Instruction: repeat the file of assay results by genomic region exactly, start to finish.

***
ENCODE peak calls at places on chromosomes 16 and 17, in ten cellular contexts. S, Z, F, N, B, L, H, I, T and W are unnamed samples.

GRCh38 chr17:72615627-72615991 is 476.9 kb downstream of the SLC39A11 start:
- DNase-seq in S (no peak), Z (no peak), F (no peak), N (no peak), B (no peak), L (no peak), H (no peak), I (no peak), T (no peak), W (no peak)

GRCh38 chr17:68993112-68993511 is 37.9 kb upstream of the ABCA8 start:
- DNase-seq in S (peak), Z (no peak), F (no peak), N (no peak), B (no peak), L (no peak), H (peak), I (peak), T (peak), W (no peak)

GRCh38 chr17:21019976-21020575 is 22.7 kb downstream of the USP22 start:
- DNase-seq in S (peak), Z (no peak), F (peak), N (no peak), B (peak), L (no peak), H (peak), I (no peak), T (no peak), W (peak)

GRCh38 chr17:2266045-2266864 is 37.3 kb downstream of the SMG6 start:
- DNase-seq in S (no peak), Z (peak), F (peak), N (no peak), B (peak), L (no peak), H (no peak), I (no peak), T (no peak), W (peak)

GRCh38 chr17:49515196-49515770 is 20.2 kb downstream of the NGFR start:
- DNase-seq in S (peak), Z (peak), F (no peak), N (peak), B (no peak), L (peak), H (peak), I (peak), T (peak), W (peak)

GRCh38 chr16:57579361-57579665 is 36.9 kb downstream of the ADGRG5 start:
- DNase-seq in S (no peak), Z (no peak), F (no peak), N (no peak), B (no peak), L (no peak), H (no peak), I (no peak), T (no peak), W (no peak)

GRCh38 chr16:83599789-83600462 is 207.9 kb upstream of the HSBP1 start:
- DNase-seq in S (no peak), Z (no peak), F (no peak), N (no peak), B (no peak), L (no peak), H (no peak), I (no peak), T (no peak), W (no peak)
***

ENCODE peak calls at places on chromosomes 16 and 17, in ten cellular contexts. S, Z, F, N, B, L, H, I, T and W are unnamed samples.

GRCh38 chr17:72615627-72615991 is 476.9 kb downstream of the SLC39A11 start:
- DNase-seq in S (no peak), Z (no peak), F (no peak), N (no peak), B (no peak), L (no peak), H (no peak), I (no peak), T (no peak), W (no peak)

GRCh38 chr17:68993112-68993511 is 37.9 kb upstream of the ABCA8 start:
- DNase-seq in S (peak), Z (no peak), F (no peak), N (no peak), B (no peak), L (no peak), H (peak), I (peak), T (peak), W (no peak)

GRCh38 chr17:21019976-21020575 is 22.7 kb downstream of the USP22 start:
- DNase-seq in S (peak), Z (no peak), F (peak), N (no peak), B (peak), L (no peak), H (peak), I (no peak), T (no peak), W (peak)

GRCh38 chr17:2266045-2266864 is 37.3 kb downstream of the SMG6 start:
- DNase-seq in S (no peak), Z (peak), F (peak), N (no peak), B (peak), L (no peak), H (no peak), I (no peak), T (no peak), W (peak)

GRCh38 chr17:49515196-49515770 is 20.2 kb downstream of the NGFR start:
- DNase-seq in S (peak), Z (peak), F (no peak), N (peak), B (no peak), L (peak), H (peak), I (peak), T (peak), W (peak)

GRCh38 chr16:57579361-57579665 is 36.9 kb downstream of the ADGRG5 start:
- DNase-seq in S (no peak), Z (no peak), F (no peak), N (no peak), B (no peak), L (no peak), H (no peak), I (no peak), T (no peak), W (no peak)

GRCh38 chr16:83599789-83600462 is 207.9 kb upstream of the HSBP1 start:
- DNase-seq in S (no peak), Z (no peak), F (no peak), N (no peak), B (no peak), L (no peak), H (no peak), I (no peak), T (no peak), W (no peak)